A 72-year-old man was admitted to our hospital in September 2003 with a history of epigastralgia. The physical examination was unremarkable. His serum levels of hepatobiliary enzymes were increased, however, that of total bilirubin (T Bil, 0.7 μmol/L) and direct bilirubin (D Bil, 0.3 μmol/L) were normal. Tumor markers, carbohydrate antigen19-9 (CA19-9) and carcinoembryonic antigen (CEA) were almost within normal range. Ultrasonography showed a dilatation of the common bile duct (CBD) and intrahepatic bile duct. Endoscopic retrograde cholangiography (ERC) showed the irregular stenosis of the lower CBD (1.5 cm in length) and upper part of CBD was dilated. Biopsied specimens from this tumor histologically revealed adenocarcinomas. On the basis of these findings, we diagnosed this tumor as a carcinoma of the CBD. Additionally, multiple, very small and hypodense nodules with ring-like enhancement in both hepatic lobes were found on early phase of enhanced CT (Figure 1).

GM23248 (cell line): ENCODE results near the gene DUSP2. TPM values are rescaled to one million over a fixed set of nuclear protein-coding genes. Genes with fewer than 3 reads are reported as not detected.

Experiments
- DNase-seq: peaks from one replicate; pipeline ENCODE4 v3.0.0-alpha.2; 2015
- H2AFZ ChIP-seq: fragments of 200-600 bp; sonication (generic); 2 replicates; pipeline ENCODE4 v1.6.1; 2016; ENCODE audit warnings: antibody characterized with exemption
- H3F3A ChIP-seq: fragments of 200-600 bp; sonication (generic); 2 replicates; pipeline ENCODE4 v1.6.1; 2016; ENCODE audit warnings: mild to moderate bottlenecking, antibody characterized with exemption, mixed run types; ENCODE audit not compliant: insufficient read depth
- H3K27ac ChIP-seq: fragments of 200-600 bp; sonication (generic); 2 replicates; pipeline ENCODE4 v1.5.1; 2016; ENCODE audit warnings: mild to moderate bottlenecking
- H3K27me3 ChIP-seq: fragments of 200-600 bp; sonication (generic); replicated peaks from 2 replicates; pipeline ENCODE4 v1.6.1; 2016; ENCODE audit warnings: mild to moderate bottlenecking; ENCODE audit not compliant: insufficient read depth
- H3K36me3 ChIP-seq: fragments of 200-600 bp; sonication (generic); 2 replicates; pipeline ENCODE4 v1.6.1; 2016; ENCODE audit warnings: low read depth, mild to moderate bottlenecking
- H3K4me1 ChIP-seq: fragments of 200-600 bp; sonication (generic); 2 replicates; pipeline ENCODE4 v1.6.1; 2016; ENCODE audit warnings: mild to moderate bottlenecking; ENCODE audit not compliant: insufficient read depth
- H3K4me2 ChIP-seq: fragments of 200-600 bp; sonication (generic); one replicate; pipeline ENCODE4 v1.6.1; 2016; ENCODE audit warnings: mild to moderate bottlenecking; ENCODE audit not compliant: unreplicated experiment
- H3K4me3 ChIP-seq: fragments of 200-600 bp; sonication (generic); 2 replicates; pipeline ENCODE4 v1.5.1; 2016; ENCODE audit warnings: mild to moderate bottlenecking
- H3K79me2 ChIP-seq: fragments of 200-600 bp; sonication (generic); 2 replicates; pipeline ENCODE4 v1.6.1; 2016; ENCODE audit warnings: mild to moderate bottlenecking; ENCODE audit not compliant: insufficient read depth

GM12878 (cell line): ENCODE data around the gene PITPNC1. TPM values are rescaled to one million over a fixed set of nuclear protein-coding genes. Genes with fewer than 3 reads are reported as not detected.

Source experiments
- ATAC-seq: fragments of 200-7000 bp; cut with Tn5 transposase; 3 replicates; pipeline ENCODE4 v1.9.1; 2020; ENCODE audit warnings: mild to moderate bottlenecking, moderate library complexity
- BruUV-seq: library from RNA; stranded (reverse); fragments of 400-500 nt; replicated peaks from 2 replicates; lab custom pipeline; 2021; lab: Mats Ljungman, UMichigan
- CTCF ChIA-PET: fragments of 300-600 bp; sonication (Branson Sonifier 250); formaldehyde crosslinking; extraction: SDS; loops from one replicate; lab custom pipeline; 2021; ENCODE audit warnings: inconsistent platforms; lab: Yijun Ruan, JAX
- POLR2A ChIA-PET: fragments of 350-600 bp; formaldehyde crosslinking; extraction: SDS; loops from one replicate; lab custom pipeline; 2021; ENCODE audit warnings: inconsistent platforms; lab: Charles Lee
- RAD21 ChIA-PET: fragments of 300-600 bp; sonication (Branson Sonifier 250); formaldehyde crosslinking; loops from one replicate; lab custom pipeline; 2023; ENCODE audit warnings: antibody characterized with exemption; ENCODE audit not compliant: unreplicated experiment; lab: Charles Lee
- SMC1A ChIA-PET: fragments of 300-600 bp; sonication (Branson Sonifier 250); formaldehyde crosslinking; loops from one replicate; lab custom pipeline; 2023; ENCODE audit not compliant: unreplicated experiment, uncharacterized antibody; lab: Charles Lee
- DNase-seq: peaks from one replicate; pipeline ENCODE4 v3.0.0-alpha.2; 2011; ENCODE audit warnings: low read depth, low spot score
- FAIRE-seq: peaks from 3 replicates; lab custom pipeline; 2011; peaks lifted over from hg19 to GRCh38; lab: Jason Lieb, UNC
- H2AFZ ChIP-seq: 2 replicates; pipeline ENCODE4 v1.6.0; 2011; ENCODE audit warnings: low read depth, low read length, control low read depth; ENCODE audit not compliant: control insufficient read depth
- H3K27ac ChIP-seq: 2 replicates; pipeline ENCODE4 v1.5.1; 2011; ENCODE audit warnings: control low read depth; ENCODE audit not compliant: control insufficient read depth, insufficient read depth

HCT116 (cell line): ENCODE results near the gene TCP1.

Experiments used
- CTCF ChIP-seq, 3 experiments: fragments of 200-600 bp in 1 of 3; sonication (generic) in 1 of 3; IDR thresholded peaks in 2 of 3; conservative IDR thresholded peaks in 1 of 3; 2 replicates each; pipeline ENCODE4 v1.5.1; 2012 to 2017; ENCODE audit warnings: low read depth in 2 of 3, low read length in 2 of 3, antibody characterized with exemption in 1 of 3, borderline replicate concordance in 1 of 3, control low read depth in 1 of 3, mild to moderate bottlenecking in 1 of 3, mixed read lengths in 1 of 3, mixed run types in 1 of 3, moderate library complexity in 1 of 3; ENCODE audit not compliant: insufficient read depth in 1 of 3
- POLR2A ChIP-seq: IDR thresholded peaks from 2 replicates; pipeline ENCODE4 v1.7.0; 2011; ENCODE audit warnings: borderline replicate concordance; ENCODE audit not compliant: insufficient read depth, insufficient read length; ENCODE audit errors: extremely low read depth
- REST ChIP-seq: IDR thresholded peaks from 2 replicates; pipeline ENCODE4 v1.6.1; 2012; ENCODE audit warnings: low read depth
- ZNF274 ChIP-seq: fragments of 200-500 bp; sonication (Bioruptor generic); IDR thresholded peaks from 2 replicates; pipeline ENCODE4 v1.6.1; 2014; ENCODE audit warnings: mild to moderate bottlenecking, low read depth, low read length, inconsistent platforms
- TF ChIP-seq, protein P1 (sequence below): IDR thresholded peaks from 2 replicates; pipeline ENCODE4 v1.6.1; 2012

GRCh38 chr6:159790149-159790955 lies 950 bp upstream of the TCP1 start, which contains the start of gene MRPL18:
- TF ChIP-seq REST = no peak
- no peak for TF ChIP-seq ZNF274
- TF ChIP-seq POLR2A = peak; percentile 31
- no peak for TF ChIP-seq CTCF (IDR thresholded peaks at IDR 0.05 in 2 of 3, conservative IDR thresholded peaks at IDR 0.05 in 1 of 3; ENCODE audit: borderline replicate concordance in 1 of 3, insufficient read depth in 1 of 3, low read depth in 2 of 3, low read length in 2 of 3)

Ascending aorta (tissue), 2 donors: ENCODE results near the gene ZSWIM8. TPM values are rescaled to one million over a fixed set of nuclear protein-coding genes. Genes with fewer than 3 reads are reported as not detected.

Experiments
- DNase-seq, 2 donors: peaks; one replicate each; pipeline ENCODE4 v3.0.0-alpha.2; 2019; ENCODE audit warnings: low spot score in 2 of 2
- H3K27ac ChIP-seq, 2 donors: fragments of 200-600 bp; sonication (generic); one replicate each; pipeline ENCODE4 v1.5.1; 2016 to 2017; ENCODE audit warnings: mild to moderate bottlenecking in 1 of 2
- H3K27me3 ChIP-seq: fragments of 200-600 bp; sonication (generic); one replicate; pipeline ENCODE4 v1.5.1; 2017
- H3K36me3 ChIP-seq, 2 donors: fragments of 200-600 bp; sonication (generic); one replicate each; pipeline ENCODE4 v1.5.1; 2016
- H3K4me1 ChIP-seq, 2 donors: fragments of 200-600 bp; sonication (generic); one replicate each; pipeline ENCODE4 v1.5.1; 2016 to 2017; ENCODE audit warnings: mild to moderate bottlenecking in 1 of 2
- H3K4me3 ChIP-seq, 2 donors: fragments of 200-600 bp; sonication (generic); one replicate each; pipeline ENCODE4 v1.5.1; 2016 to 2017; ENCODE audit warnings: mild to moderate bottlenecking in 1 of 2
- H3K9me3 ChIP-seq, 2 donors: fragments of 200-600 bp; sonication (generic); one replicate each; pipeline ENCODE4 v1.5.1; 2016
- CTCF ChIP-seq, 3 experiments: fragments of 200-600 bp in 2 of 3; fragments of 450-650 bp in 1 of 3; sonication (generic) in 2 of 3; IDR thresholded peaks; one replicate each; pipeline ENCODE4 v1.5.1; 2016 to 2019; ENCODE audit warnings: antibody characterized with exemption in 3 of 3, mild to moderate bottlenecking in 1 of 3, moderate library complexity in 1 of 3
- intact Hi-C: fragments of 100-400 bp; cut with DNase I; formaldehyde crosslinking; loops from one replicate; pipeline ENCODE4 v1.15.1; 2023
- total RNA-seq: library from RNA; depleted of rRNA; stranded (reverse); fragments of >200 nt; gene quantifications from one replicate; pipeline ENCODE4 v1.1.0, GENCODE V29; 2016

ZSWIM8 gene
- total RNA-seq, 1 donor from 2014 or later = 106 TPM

The lesions were too small to characterize accurately by either modality, but were consistent with disseminated liver metastases. On MRC images (TR 16 000 ms TE 107.8 ms), multiple irregularly delineated hyperintense nodules were seen, not communicating with the biliary tree (Figure 2). These findings suggested the bile duct hamartoma (BDH) (von Mayenburg complexes).
At exploration for pancreatoduodenectomy, liver palpation revealed disseminated nodules at the surface of the liver. These nodules showed gray-white nodular lesions (about 0.5 cm in diameter) scattered on the surface of the both liver lobes, which were looked like multiple liver metastases from the bile duct cancer (Figure 3). Frozen section of the liver biopsy disclosed multiple bile ducts with slightly dilated lumens embedded in the collagenous stroma characteristics of BDHs with no evidence of malignancy (Figure 4).